I’m holding on to my front door holiday décor even though Christmas is long gone. The dark still creeps over the land in late afternoon and fog blankets us many mornings. This makes me feel the need for a welcome that only light can give. When someone comes to my door or when I come home I want the welcome of light.
How lucky we now have lights that don’t put out heat, don’t need to be plugged in and best of all have memories to turn themselves on and off. So I’ve kept the dwarf Alberta spruce in its red pot and little lights at the side of the front door. I’ve also kept the red basket filled with pine cones, greens and one of those candles with a brain. The wreaths can stay too until warm weather calls for springtime décor. A great discovery is that in cold and humidity greens last much longer than inside the house – Valentine’s Day at least.
The growers help perk up January with primroses at the garden centers. The homegrown hellebores are beginning to bloom and pulmonaria is putting out its spotted leaves.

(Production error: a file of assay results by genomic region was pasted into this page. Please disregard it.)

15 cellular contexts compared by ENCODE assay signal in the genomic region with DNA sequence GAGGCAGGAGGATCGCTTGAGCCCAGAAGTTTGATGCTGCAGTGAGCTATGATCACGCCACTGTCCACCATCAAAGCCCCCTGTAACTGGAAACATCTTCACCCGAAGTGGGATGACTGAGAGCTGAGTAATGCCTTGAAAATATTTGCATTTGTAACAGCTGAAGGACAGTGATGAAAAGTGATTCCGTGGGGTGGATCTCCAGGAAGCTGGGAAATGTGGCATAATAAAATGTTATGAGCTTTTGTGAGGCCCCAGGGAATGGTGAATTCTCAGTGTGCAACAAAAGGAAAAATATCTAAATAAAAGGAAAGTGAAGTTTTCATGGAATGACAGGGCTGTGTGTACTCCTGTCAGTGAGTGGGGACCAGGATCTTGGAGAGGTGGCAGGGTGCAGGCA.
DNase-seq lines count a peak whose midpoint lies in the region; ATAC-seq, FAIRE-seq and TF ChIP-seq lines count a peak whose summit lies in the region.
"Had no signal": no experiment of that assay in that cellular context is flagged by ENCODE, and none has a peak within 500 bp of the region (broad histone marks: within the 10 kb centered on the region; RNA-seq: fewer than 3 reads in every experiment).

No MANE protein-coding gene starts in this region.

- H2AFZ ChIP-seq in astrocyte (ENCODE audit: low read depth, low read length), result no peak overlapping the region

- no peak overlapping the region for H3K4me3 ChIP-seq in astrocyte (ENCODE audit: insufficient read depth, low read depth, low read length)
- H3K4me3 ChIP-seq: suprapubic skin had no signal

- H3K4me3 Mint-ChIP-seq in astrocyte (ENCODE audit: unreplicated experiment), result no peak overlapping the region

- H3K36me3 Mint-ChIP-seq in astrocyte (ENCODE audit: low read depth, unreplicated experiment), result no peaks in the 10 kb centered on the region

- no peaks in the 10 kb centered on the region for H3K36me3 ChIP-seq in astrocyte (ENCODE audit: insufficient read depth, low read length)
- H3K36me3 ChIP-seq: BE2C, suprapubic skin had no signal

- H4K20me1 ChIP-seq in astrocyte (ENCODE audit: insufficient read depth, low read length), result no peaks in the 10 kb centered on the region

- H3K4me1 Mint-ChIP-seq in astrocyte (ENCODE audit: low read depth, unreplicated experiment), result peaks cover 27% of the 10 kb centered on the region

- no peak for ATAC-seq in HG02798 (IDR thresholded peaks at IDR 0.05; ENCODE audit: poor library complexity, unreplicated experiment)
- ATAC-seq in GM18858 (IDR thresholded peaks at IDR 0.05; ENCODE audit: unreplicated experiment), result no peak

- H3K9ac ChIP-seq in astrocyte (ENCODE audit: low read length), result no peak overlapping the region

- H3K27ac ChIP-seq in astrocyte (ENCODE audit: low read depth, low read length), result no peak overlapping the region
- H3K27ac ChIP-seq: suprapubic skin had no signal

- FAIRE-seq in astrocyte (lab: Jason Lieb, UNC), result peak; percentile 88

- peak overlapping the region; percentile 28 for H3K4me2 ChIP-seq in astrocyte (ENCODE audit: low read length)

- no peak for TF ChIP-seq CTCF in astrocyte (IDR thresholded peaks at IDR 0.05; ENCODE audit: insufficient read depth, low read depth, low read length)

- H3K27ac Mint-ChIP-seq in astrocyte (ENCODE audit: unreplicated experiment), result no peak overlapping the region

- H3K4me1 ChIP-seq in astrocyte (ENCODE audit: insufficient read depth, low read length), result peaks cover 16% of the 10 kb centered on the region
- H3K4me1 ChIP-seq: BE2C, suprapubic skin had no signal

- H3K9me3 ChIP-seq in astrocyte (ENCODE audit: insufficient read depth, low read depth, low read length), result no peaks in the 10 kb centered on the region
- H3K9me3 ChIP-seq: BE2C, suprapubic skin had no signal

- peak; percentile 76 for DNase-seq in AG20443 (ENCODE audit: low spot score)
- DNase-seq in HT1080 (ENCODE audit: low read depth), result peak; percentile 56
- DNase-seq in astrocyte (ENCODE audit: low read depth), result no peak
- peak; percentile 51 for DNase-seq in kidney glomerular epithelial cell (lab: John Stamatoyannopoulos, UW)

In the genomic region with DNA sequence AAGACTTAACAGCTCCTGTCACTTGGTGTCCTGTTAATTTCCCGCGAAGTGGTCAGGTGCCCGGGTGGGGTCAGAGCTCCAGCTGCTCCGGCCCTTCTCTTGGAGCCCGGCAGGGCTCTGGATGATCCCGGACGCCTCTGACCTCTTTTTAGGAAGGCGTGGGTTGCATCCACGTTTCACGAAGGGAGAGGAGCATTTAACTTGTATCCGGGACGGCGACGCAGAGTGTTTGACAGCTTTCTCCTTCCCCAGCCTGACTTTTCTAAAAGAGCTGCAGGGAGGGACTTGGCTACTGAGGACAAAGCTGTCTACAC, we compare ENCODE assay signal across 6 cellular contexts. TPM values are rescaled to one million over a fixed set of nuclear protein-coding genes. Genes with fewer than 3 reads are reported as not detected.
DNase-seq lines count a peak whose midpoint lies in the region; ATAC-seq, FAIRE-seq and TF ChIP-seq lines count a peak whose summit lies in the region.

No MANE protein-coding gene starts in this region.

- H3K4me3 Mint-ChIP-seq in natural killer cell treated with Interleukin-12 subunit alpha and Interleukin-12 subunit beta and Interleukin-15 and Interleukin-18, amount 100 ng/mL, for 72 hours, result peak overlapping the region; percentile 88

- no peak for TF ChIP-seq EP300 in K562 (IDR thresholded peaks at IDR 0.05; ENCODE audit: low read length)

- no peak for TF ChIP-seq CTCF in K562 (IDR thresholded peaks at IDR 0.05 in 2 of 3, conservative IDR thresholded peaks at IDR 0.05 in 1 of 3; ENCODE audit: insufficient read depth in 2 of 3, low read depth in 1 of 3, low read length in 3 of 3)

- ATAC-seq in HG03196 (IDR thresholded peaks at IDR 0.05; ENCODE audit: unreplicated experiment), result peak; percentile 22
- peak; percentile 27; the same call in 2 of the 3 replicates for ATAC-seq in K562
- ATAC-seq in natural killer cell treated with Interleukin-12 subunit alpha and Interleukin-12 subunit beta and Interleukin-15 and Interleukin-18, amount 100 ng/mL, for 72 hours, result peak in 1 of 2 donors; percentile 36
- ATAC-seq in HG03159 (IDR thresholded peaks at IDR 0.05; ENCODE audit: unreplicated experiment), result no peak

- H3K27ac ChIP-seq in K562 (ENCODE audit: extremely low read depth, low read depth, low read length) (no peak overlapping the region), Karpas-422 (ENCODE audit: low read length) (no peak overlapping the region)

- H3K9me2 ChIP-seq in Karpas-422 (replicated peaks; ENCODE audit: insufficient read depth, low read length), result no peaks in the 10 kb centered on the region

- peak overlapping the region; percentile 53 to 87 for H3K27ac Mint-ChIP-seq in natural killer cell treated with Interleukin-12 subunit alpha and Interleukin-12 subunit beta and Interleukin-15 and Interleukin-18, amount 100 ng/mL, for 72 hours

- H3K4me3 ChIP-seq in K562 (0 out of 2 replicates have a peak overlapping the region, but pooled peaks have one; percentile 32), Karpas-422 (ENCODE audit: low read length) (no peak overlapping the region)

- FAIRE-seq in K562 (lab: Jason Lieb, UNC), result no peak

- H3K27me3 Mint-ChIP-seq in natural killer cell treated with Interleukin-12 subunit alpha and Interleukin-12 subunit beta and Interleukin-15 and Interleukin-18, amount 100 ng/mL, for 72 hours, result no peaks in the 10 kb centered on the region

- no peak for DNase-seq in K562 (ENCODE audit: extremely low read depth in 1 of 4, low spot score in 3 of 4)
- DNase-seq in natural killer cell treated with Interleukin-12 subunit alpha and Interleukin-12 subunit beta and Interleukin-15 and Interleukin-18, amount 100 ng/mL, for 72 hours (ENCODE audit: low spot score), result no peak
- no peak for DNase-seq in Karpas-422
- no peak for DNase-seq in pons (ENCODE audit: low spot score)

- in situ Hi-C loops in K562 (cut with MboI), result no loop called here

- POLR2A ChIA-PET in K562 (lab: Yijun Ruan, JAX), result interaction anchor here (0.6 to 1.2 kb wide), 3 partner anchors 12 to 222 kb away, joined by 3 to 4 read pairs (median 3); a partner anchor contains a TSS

Technology makes the gardener’s life exciting all year long. However, reading directions on each new product is essential, at least for the older brain. I bought an instant read meat thermometer from OXO. One problem – it kept recording 145 degrees whether I turned it on or off. I took out the battery and put it back in. I checked the packaging for a clue. I considered throwing it out. I turned to Google for one last attempt to solve the problem. At a question and answer forum someone said. “Well, you have to pull off the protective plastic film.” Oh my god, why didn’t I figure that out or why didn’t OXO print “peel me off” instead of 145.
So there you have it. Technology is a help and a headache. The instant read thermometer is great now that I’ve overcome the protective coating puzzle, but planting primroses on a balmy January day brings more joy.